A Reeb orbit is a map \(\gamma: \RR/\ell\ZZ\to M\) with \(\frac{d}{dt}\gamma = R\). Unlike the setting of Hamiltonian Floer theory, we do not restrict ourselves to time-one orbits. We have a contact-version of the Arnold conjecture. Every contact manifold \((M, \alpha)\) has at least one Reeb orbit. Since we do not restrict ourselves to time one-orbits, if there is an orbit, there are an infinite number of orbits (by considering their multiple covers). Even when one considers orbits up to multiplicity, an infinite number of orbits can occur.

example 0.0.6

We return to example 0.0.5 of the Reeb vector field on \((S^{n-1},\alpha)\), where \(S^{n-1}\) is considered as a hypersurface of \(\CC^n\). Recall we have a map \(p:S^{2n-1}\to N\), where \(N\subset \RR_{\geq 0}^n\) is the simplex defined by \(\sum_{i=1}^n p_i^2=1\). The fibers of \(p\) are \(n\)-dimensional tori in \(S^{2n-1}\) which are parallel to the Reeb vector field \(V_\alpha\). In fact, Reeb vector field \(V_\alpha\) acts on the fibers \(p^{-1}(p_1, \ldots, p_n)\) by translation in the \((\sqrt p_1, \ldots, \sqrt p_n)\) direction. We therefore identify two types of fibers of \(p\): The Reeb orbits of \((S^{n-1}, \alpha)\) are in bijection with \(\bigoplus_{\vec v\in \NN^n\setminus \{0\}} T^n/\vec v\).
In example 0.0.6 we have an uncountable number of orbits, but the set of periods of these orbits is only countable. Given a Reeb orbit \(\gamma\), let \(\ell(\gamma)\) denote its period.

proposition 0.0.7

Let \(M\) be a contact manifold. Let \[\Gamma:=\{\gamma: \RR/\ell\RR\to M \st\gamma'=R\}\] denote the set of Reeb orbits. The image of \(\ell(\Gamma)\subset \RR_{\geq 0}\) is countable and closed.
Give a Reeb orbit, the reparameterization of the orbit satisfying \(\dot \gamma = \ell V_\alpha\) is a critical point of the action \begin{align*} A:W^{1,2}(S^1, M)\to& \RR\\ \gamma\mapsto& \int_{\gamma}\alpha \end{align*} where \(W^{1,2}(S^1, M)\) is the space of maps of Sobelov class \(1,2\). On a Reeb orbit, observe that \[\int_{\gamma}\alpha= \int_{S^1} \alpha(\cdot \gamma) = \ell\] the action computes the period of \(\gamma\). Therefore the set of periods is a subset of the critical values of \(A\). By applying the Sard-Smale theorem, the critical values of a functional are countable and closed in \(\RR\). While the Weinstein conjecture is stated in terms of contact geometry, there is a standard method to translate questions in contact geometry to questions in symplectic geometry.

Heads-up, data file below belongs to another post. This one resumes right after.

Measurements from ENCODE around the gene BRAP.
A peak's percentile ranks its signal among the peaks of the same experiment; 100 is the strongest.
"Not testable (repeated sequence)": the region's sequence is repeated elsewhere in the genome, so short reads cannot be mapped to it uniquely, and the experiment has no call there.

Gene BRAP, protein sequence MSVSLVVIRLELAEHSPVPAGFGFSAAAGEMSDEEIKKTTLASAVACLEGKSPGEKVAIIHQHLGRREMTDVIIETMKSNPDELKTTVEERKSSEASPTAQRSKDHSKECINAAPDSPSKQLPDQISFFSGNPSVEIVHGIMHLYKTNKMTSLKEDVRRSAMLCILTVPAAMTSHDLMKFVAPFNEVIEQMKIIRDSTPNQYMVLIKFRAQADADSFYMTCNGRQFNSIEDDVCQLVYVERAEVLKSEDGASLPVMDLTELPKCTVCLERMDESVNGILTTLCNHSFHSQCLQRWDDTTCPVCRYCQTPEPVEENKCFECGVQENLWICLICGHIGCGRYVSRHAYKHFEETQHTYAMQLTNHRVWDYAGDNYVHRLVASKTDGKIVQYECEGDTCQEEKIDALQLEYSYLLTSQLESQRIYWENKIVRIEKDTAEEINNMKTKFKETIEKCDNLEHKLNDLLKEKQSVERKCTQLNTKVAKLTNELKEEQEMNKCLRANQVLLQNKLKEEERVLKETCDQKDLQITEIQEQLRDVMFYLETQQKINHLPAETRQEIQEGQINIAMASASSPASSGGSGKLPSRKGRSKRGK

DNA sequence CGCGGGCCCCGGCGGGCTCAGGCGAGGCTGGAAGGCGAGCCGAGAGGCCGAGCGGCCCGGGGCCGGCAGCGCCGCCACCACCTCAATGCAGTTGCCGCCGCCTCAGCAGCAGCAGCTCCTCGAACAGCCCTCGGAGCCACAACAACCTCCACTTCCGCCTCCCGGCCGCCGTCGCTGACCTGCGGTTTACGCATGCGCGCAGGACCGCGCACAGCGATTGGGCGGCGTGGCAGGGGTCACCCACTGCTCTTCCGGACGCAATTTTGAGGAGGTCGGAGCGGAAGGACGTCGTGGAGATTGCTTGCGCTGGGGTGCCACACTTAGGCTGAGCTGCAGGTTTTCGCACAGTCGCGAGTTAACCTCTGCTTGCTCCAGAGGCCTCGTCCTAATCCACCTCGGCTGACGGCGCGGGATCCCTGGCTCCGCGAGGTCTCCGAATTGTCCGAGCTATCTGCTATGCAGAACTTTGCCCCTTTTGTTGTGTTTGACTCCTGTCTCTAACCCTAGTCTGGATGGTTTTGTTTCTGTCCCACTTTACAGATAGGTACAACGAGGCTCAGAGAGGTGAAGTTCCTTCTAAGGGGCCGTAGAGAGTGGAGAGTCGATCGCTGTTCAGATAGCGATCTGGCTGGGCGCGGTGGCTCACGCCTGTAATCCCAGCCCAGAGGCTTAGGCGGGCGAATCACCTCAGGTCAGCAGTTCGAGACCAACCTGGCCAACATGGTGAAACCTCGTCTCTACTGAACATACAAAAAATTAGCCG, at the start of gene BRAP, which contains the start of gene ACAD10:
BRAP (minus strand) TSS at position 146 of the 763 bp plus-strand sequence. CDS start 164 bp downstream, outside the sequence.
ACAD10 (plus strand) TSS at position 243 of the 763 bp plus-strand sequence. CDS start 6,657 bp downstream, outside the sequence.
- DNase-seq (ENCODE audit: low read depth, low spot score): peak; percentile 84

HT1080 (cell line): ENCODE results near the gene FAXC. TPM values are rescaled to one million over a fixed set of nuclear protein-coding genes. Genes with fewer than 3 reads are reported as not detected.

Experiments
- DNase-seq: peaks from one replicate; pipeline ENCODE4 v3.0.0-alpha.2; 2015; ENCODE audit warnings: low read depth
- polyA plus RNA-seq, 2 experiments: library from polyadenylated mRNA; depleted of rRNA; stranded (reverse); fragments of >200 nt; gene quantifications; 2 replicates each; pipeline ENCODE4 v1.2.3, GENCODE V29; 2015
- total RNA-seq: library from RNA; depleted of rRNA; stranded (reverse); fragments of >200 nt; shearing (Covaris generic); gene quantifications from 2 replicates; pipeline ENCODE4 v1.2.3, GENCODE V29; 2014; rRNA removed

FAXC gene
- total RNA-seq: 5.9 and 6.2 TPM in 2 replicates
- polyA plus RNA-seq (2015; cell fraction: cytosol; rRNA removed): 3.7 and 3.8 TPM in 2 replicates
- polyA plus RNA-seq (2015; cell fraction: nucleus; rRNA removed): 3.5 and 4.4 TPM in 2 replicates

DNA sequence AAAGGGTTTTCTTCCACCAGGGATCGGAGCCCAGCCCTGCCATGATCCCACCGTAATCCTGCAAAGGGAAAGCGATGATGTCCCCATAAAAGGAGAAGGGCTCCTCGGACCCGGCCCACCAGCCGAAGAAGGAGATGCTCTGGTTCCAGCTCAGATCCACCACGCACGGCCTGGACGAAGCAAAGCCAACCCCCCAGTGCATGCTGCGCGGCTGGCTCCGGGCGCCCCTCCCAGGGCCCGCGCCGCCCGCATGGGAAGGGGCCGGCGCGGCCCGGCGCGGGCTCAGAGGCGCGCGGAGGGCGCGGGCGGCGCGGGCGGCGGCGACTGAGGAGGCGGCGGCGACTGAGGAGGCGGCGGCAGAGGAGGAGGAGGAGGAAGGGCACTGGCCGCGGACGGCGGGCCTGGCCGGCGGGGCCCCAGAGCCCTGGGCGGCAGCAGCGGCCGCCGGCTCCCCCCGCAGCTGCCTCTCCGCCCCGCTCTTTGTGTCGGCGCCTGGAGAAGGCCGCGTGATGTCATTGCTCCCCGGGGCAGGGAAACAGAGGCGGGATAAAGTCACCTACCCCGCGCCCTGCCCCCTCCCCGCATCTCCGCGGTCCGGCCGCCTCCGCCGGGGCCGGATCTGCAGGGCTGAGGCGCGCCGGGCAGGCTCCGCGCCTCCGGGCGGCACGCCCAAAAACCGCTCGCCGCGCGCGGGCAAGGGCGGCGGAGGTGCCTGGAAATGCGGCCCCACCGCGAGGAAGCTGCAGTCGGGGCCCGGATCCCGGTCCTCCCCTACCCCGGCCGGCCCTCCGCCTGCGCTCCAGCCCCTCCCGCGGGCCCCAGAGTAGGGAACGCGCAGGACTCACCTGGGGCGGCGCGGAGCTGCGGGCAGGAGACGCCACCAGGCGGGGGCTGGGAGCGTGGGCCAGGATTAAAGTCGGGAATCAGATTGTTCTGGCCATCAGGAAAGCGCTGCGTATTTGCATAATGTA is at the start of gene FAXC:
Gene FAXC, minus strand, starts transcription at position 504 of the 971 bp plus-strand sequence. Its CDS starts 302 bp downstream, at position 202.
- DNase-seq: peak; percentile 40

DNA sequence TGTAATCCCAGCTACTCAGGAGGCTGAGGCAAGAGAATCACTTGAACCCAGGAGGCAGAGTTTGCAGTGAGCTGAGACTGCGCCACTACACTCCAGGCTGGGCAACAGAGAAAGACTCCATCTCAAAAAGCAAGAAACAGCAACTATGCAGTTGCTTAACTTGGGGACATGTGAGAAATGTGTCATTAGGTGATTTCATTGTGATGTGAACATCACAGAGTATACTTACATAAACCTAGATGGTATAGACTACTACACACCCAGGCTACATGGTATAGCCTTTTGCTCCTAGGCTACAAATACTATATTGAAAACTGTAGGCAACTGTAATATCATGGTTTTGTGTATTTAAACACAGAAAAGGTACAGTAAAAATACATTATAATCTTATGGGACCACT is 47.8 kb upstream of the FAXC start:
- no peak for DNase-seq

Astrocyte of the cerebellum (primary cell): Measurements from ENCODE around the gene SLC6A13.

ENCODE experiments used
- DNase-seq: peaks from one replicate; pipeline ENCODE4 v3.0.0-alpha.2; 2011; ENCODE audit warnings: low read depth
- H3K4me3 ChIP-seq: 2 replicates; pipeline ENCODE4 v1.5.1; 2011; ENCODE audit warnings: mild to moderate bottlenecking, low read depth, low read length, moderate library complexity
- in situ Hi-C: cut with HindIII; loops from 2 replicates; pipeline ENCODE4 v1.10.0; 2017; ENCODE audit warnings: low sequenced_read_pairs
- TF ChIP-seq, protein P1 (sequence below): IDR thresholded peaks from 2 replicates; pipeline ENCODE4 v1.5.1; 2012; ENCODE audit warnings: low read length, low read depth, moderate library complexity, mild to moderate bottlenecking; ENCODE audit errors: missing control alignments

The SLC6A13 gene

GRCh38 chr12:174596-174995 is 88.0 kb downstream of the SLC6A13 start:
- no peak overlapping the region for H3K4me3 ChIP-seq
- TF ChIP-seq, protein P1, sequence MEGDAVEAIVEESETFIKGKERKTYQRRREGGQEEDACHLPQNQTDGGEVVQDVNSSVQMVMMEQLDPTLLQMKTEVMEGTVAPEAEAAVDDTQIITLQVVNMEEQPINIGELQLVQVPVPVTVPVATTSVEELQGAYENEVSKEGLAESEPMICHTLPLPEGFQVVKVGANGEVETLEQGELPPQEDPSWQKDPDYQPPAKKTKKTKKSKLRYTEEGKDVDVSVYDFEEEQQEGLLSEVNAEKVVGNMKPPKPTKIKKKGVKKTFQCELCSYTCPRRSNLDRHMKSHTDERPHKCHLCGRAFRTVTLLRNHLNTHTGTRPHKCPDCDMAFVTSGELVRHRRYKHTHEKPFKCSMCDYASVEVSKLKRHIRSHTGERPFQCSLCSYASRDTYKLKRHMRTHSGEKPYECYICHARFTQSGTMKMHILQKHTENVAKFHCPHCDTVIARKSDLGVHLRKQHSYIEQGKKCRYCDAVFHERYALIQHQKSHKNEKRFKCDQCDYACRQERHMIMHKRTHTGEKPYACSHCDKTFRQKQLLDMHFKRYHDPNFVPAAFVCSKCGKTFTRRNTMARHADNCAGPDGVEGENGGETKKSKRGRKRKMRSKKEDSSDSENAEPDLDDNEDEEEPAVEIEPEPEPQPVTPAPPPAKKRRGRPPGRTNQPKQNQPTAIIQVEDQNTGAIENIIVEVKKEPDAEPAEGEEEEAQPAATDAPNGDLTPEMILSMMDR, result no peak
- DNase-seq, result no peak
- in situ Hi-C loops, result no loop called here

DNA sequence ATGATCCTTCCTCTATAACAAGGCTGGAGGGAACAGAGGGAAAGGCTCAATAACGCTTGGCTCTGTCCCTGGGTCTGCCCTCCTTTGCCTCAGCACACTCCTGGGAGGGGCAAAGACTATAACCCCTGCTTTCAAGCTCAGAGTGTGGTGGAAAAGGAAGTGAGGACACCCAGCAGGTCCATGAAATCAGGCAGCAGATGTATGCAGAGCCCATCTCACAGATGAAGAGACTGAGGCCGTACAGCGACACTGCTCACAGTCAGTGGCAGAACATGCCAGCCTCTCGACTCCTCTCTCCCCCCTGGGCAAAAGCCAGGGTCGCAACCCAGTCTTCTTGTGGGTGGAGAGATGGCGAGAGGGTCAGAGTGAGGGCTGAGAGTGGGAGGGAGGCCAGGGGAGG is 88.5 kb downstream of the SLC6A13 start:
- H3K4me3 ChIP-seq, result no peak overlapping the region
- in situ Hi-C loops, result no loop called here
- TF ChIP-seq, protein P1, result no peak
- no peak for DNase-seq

definition 0.0.8

Let \((M, \alpha)\) be a contact manifold. The symplectization of \((M, \alpha)\) is the symplectic manifold \[(\RR\times M, d(\exp(r)\cdot \alpha)).\]
To see that this is a symplectic manifold, observe that \begin{align*} (d(\exp(r)\cdot \alpha)^n=( \exp(r) (dr\wedge\alpha + d\alpha))^n = \exp(nr) ( dr\wedge \alpha\wedge d\alpha^{n-1}) \end{align*} which is non-vanishing everywhere as \(\alpha\) is a contact form.

definition 0.0.9

Let \(M\) be a contact manifold, and let \(\RR\times M\) be its symplectization. A linear Hamiltonian of slope \(m\) is the Hamiltonian \(H^m(r, x)= m\cdot \exp(r)\).
Observe that the level sets of a linear Hamiltonian are \(\{r\}\times M\). The Hamiltonian vector field therefore can be restricted to a vector field on the contact manifold \(M\). It is not a surprise that the \(m V_\alpha\) and Hamiltonian vector field \(H_V\) agree: \begin{align*} \iota_{i_* m V_\alpha}\omega=& d(\exp(r) \alpha )(m V_\alpha)\\ =&(\exp(r) dr \wedge d\alpha - \exp(r) d\alpha) (m V_\alpha)\\ =&- m \cdot \exp(r)dr = dH^m \end{align*} Therefore, the time one Hamiltonian orbits of \(H^m\) correspond to the time \(m\) Reeb orbits of \(V_\alpha\); by studying Hamiltonian Floer theory on the symplectization \(\RR\times M\) we obtain some understanding of the Reeb dynamics of \((M, \alpha)\). A useful observation is the following: suppose that \(m\) is not a period of some Reeb orbit. Then \(\RR\times M\) has no time one orbits for the linear Hamiltonian of slope \(m\). If we take \(h: \RR_{\geq 0}\to \RR\) a function with slope increasing to infinity the Hamiltonian \(H:=h(\exp(r)): X\times \RR\to \RR\) our Hamiltonian vector field is related to the linear Hamiltonian vector fields by \[V_H = h'(\exp(r)) V_{H^1}\] Therefore, the time-one Hamiltonian orbits contained in the level set \(\exp(r)\times M\) will compute the \(h'(\exp(r))\)-period Reeb orbits of \(V_\alpha\).